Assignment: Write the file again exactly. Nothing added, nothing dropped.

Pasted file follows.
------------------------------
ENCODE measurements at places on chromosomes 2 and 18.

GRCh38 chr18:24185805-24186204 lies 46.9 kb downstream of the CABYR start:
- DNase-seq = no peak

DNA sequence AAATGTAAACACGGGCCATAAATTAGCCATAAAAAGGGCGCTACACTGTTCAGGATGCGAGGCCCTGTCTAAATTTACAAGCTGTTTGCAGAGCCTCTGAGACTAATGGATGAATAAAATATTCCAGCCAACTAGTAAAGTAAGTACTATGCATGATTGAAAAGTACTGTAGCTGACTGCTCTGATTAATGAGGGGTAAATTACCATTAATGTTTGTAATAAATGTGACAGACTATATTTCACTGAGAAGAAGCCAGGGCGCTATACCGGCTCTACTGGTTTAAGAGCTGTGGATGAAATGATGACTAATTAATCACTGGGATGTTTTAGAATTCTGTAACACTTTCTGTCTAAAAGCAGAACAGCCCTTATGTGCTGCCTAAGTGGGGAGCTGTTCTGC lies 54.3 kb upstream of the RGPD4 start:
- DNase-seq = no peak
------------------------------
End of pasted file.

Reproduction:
ENCODE measurements at places on chromosomes 2 and 18.

GRCh38 chr18:24185805-24186204 lies 46.9 kb downstream of the CABYR start:
- DNase-seq = no peak

DNA sequence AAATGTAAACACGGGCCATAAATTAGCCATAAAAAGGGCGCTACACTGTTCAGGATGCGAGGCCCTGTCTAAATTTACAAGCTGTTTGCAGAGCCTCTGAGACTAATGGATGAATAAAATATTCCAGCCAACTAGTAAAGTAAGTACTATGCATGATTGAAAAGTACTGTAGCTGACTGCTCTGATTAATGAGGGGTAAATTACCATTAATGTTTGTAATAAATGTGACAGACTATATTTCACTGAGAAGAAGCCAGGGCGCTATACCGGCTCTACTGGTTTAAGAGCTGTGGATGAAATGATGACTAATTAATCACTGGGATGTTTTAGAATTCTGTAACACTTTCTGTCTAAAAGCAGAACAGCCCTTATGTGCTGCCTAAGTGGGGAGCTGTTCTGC lies 54.3 kb upstream of the RGPD4 start:
- DNase-seq = no peak